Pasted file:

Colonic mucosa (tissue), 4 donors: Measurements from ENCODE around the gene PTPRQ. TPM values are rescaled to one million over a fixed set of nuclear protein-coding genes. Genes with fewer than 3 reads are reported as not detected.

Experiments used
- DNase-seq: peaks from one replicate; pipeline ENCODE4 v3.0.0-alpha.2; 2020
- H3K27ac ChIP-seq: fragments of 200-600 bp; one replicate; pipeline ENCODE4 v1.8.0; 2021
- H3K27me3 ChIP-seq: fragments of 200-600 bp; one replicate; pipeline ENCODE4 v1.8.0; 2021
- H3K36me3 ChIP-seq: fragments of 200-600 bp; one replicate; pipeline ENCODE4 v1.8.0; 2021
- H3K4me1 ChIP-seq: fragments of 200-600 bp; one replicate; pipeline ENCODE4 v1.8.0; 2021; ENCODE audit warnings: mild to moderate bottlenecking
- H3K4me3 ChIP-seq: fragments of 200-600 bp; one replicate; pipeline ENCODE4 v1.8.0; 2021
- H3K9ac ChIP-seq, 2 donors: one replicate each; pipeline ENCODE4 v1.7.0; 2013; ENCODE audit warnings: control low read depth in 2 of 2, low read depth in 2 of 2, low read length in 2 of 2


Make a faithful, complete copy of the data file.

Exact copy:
Colonic mucosa (tissue), 4 donors: Measurements from ENCODE around the gene PTPRQ. TPM values are rescaled to one million over a fixed set of nuclear protein-coding genes. Genes with fewer than 3 reads are reported as not detected.

Experiments used
- DNase-seq: peaks from one replicate; pipeline ENCODE4 v3.0.0-alpha.2; 2020
- H3K27ac ChIP-seq: fragments of 200-600 bp; one replicate; pipeline ENCODE4 v1.8.0; 2021
- H3K27me3 ChIP-seq: fragments of 200-600 bp; one replicate; pipeline ENCODE4 v1.8.0; 2021
- H3K36me3 ChIP-seq: fragments of 200-600 bp; one replicate; pipeline ENCODE4 v1.8.0; 2021
- H3K4me1 ChIP-seq: fragments of 200-600 bp; one replicate; pipeline ENCODE4 v1.8.0; 2021; ENCODE audit warnings: mild to moderate bottlenecking
- H3K4me3 ChIP-seq: fragments of 200-600 bp; one replicate; pipeline ENCODE4 v1.8.0; 2021
- H3K9ac ChIP-seq, 2 donors: one replicate each; pipeline ENCODE4 v1.7.0; 2013; ENCODE audit warnings: control low read depth in 2 of 2, low read depth in 2 of 2, low read length in 2 of 2